- Healthcare in Saudi Arabia and the High Population Growth Rate Considering the fact that the dynamics of attaining organizational success have changed from financial capital to labor, the success of the KSA healthcare sector in providing services will depend on the expertise, knowledge, and level […]
- Latino Population: Heterogeneity, Migration, Acculturation and Health The pay for the working class should be improved to encourage them settle and alleviate poverty in the Latino population. The cultural orientation to various cultures should be well understood so that the practitioners can […]
- Effects of Ageing Population as Driving Force Positive effects Negative effects An increased aging population will lead to a bigger market for goods and services associated with the elderly.
- Intervention to Address the Need for Sex Education in an Elderly Population Interaction of sex, gender, and age in the development of psychopathology Psychopathology developments involve the study of abnormal behaviours in relation to their causes and processes that lead to their manifestations.
- Descriptive Method Design – Sample Population This is the case in the present study since the case study that will be used can augment previous studies that have indicated pharmacotherapy treatment to be successful in treating males with erectile dysfunction and […]
- Population Growth Impacts on the Environment Today, the fact that the population is growing steadily is the reason of the environment to change drastically. Water pollution is a direct consequence of the rapid growth of the population on the Earth.
- The Human Population, Demographic Transition: Phase IV The high birth rate was to enhance effective labor in the fields since an increase in the population meant an increase in the labor force. In the developing countries, the CDR is high due to […]
- Comparing the Population Growth of India and the United States In essence, the paper seeks to find out the effects of population growth in relation to human health through the comparison of population growth between the two countries.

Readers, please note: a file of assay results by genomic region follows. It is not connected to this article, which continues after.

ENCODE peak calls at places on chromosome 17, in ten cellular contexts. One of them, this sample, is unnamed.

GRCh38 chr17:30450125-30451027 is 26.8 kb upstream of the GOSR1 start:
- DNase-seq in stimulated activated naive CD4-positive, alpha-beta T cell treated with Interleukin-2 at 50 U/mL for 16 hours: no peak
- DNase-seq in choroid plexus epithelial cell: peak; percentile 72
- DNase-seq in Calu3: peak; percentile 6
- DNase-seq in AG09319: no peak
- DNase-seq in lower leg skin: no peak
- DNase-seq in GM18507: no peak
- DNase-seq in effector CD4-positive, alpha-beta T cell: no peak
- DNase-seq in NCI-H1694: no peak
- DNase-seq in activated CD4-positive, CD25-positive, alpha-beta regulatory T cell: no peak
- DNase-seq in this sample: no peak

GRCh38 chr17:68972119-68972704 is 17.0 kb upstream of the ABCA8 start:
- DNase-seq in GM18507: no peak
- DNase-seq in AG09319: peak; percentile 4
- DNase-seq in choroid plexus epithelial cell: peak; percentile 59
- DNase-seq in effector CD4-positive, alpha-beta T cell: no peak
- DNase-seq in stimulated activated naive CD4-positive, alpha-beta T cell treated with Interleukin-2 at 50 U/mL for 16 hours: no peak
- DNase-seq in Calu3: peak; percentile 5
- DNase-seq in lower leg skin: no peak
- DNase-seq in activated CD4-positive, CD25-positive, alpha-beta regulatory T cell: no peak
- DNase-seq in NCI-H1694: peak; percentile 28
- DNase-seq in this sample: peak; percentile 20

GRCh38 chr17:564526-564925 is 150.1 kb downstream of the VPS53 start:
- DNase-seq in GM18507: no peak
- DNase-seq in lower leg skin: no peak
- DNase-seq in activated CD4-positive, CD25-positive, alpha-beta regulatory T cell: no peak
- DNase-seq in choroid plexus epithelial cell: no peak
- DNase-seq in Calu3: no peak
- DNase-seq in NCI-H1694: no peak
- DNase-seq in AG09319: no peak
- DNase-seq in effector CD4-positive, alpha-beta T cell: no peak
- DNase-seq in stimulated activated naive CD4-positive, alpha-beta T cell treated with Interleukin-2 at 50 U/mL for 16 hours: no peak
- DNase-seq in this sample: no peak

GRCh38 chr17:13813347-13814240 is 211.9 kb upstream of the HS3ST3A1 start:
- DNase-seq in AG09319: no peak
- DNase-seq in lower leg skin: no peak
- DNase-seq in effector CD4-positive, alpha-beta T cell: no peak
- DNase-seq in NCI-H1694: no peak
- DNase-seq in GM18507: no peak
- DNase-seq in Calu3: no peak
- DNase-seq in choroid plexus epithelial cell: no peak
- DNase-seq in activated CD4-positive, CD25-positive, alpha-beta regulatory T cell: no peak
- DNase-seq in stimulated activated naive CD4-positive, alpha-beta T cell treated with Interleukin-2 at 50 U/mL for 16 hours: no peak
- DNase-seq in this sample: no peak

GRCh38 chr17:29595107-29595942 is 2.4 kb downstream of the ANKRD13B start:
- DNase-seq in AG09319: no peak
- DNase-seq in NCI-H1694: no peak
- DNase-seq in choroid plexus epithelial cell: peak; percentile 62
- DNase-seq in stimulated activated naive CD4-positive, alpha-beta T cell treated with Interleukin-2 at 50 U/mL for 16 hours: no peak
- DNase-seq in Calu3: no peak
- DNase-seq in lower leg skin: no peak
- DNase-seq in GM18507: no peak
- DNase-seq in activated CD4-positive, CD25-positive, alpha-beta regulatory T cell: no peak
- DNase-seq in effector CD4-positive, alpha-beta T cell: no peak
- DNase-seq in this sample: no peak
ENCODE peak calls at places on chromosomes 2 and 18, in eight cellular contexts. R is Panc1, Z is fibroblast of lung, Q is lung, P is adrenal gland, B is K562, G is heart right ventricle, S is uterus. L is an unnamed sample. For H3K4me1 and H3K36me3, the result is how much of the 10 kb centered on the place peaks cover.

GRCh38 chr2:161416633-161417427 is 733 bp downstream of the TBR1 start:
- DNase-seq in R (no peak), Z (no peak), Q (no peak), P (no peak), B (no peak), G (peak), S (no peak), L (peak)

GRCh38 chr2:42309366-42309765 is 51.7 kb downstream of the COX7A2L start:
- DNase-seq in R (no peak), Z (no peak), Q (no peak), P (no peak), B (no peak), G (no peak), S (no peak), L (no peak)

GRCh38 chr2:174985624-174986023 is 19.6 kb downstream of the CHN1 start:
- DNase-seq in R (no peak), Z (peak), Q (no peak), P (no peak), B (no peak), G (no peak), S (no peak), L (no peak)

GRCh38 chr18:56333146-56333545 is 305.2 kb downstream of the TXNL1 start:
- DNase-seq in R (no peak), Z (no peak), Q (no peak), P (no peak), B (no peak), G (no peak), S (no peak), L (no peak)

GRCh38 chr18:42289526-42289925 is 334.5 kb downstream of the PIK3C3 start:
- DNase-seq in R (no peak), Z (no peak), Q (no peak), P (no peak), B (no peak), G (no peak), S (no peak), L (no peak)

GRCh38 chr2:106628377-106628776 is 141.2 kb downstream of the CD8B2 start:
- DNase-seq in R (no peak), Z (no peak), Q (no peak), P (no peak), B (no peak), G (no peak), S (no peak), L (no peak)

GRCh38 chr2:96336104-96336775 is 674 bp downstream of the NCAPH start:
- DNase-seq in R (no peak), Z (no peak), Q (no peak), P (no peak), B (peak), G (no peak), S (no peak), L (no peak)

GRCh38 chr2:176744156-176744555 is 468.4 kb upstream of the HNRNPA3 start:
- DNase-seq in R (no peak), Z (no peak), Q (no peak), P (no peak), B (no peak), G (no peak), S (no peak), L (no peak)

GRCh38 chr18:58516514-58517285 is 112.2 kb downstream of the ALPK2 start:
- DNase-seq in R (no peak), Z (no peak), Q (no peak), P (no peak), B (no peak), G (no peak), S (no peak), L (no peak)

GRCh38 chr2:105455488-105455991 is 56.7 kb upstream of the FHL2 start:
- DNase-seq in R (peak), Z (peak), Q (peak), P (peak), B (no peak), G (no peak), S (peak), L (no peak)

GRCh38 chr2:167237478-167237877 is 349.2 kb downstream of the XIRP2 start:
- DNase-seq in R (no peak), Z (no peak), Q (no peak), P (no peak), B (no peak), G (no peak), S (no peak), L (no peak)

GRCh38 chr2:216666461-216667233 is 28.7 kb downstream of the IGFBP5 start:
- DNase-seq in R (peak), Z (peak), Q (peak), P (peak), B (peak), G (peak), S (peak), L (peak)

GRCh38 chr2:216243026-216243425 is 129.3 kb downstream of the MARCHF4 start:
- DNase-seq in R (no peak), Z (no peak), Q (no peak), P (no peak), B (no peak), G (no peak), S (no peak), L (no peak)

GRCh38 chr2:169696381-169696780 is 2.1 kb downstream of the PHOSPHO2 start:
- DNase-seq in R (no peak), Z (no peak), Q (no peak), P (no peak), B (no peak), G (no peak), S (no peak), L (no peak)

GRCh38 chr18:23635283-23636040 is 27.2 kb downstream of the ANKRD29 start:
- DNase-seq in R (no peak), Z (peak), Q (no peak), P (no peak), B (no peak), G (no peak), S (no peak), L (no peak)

- Minority Population at Risk: Homelessness For example, in improving the conditions of the homeless, employers should review the employment requirements and level of competencies in order to absorb the unemployed homeless.
- Population Increase Problem Among the positive effects is that an increase in population can lead to the supply of a population that would not have been there in the absence of rapid population growth.
- Effects of Population Density and Noise Population density is the number of people residing in an area depending on the size of the area. Urban planning is, therefore, a vital element in ensuring a sustainable future, and safeguarding of the environment […]
- Muslims Increase and the Spread of Islam Also, the paper will highlight the reasons that have hampered the spread of Islam in the US and in the modern world.
- Government Issues: the Population Rate Reduction In this study, it would be interesting to determine the appropriateness of the government to encourage couples to have more children as a strategy of increasing the country’s population.
- Role of Civilian Population in World War I Not only did the war encouraged people to join their forces in order to fight the enemy, but also affected their perception of the state’s key political processes raising political engagement rates among population, WWI […]
- Impact of Aging Population on the US Economy Due to the advanced age of the patients in this case and the complexity of the care they require, the available caregivers will be forced to compromise the health of their patients in an attempt […]
- Human Population Growing Major Issues These advancements have increased the number of people in the world. This development has “increased the number of people in the world”.